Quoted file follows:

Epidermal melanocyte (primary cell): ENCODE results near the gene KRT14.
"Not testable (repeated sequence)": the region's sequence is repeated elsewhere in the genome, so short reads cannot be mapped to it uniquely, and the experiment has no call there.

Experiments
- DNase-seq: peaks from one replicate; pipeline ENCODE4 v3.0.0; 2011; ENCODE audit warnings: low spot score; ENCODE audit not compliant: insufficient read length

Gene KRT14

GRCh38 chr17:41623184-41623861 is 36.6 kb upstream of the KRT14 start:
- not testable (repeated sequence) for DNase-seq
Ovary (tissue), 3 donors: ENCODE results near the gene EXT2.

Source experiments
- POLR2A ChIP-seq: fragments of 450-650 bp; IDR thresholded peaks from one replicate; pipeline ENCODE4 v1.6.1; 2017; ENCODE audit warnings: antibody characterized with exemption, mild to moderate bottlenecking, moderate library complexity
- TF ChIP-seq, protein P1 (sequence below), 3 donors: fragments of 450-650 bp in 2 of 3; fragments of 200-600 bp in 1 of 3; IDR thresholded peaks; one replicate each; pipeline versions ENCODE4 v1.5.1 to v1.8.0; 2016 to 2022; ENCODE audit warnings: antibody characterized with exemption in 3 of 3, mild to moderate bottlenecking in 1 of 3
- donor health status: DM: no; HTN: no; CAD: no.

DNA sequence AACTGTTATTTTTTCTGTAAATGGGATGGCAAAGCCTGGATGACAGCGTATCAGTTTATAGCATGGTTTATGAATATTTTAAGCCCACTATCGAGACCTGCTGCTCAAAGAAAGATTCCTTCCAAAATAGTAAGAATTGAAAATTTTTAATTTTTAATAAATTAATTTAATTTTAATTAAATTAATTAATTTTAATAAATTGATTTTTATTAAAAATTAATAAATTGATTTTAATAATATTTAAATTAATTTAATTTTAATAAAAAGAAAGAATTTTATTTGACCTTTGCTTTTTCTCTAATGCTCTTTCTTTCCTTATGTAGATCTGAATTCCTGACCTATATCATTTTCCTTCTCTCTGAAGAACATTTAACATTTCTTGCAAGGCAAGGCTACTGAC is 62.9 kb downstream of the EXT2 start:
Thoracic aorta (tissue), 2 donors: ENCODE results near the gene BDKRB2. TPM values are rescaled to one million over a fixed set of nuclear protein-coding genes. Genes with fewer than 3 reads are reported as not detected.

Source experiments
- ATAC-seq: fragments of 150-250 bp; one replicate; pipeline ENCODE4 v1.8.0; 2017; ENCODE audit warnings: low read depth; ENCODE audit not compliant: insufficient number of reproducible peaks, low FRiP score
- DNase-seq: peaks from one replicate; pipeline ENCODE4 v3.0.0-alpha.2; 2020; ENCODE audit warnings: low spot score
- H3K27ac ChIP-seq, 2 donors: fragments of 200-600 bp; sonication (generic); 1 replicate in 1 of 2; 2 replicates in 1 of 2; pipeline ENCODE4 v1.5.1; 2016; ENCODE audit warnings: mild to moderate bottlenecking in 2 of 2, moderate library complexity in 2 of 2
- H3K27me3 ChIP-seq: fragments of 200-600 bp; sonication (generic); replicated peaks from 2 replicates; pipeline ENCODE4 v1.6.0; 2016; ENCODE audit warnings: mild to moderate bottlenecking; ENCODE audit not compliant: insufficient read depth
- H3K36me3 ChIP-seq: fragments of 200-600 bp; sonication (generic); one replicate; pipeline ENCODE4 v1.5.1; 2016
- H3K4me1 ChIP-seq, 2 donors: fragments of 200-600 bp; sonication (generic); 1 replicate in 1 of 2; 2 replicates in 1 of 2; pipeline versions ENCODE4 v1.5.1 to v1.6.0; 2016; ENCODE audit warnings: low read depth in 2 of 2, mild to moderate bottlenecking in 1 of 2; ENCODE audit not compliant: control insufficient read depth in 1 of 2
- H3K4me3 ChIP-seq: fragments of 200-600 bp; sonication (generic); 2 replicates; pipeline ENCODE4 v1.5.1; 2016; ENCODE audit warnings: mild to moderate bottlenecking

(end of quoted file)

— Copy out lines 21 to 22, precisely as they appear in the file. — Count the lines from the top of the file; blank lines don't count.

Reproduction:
- H3K4me1 ChIP-seq, 2 donors: fragments of 200-600 bp; sonication (generic); 1 replicate in 1 of 2; 2 replicates in 1 of 2; pipeline versions ENCODE4 v1.5.1 to v1.6.0; 2016; ENCODE audit warnings: low read depth in 2 of 2, mild to moderate bottlenecking in 1 of 2; ENCODE audit not compliant: control insufficient read depth in 1 of 2
- H3K4me3 ChIP-seq: fragments of 200-600 bp; sonication (generic); 2 replicates; pipeline ENCODE4 v1.5.1; 2016; ENCODE audit warnings: mild to moderate bottlenecking